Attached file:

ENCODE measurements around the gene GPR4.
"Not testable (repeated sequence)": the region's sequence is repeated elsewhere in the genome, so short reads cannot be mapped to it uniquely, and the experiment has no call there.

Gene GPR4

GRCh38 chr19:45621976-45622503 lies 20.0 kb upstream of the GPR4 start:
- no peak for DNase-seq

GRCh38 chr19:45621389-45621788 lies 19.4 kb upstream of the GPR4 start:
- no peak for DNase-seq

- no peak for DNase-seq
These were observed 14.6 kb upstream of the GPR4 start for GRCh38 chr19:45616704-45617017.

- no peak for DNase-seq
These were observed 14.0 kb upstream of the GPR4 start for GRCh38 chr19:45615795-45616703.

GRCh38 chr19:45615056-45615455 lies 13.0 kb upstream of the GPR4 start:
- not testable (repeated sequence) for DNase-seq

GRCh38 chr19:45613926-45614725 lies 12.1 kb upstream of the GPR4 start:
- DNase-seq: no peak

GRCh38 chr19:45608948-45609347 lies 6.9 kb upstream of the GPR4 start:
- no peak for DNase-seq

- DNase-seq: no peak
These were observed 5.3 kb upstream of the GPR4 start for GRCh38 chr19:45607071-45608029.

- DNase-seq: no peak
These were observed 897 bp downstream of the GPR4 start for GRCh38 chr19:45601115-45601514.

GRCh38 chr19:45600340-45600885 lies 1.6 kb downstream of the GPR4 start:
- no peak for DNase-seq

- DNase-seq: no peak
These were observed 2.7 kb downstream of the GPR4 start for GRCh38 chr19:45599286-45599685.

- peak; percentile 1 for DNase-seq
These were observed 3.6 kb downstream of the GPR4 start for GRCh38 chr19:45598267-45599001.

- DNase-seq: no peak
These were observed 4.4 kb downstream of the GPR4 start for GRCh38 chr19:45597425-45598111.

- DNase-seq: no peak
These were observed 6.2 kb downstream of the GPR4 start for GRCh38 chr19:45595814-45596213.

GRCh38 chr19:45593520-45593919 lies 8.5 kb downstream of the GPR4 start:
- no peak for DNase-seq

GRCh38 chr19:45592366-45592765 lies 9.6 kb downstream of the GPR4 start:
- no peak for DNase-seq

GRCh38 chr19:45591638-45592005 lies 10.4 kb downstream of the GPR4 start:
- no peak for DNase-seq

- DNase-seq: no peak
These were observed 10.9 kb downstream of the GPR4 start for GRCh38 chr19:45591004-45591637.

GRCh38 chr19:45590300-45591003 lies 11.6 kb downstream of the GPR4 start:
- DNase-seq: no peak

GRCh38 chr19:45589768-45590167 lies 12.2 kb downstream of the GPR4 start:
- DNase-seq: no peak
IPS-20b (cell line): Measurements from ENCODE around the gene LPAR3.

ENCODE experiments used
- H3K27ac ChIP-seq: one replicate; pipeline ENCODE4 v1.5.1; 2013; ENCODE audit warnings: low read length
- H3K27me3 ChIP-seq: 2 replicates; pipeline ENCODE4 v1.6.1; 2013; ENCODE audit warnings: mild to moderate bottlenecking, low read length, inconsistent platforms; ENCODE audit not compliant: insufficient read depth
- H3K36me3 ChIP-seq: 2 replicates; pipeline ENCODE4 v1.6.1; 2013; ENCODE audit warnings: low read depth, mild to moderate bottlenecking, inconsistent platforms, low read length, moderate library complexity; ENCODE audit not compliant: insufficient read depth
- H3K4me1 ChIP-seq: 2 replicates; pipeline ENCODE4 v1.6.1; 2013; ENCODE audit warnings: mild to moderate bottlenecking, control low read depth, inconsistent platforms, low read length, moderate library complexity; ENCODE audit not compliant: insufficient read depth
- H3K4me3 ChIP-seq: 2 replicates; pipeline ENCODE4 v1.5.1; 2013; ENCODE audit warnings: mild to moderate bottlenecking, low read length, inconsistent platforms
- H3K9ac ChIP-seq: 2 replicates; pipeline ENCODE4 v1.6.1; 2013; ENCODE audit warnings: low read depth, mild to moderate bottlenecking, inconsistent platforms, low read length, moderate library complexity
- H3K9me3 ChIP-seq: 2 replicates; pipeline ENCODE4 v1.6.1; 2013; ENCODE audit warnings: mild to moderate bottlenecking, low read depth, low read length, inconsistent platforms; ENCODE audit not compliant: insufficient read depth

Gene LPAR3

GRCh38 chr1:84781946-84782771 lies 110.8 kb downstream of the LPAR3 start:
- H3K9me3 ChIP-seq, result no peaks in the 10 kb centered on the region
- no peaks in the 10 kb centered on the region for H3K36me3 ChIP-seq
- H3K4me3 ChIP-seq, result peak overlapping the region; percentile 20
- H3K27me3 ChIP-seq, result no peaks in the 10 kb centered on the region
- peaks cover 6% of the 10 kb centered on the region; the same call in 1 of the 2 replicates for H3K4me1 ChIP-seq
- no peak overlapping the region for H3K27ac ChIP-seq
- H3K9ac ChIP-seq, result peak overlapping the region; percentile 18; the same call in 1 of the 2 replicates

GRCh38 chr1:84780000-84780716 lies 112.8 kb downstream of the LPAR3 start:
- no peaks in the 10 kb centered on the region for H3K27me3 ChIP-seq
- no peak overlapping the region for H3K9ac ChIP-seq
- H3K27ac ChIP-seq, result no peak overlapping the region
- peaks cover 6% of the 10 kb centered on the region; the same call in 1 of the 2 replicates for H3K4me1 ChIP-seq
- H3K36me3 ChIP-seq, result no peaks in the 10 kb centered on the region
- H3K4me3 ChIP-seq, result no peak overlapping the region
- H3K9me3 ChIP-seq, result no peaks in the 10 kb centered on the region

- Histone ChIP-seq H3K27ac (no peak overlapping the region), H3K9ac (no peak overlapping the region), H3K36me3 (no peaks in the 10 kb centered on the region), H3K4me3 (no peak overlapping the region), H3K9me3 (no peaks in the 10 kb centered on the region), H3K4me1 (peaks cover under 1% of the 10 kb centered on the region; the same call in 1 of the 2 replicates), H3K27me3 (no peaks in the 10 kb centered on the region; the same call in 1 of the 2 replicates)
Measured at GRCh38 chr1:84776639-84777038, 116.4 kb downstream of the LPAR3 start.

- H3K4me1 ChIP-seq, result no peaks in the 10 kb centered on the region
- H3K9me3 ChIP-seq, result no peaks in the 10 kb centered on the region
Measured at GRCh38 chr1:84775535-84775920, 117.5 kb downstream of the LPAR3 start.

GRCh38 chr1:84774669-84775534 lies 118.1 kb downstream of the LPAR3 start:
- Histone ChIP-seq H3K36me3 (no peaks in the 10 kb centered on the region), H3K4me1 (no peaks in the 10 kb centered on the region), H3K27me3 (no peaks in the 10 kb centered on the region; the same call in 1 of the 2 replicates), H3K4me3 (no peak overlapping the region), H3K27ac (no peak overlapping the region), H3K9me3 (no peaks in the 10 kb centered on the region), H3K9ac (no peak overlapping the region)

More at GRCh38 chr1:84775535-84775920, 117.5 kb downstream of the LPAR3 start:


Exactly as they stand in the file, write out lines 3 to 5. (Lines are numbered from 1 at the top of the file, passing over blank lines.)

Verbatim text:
Gene GPR4

GRCh38 chr19:45621976-45622503 lies 20.0 kb upstream of the GPR4 start:
- no peak for DNase-seq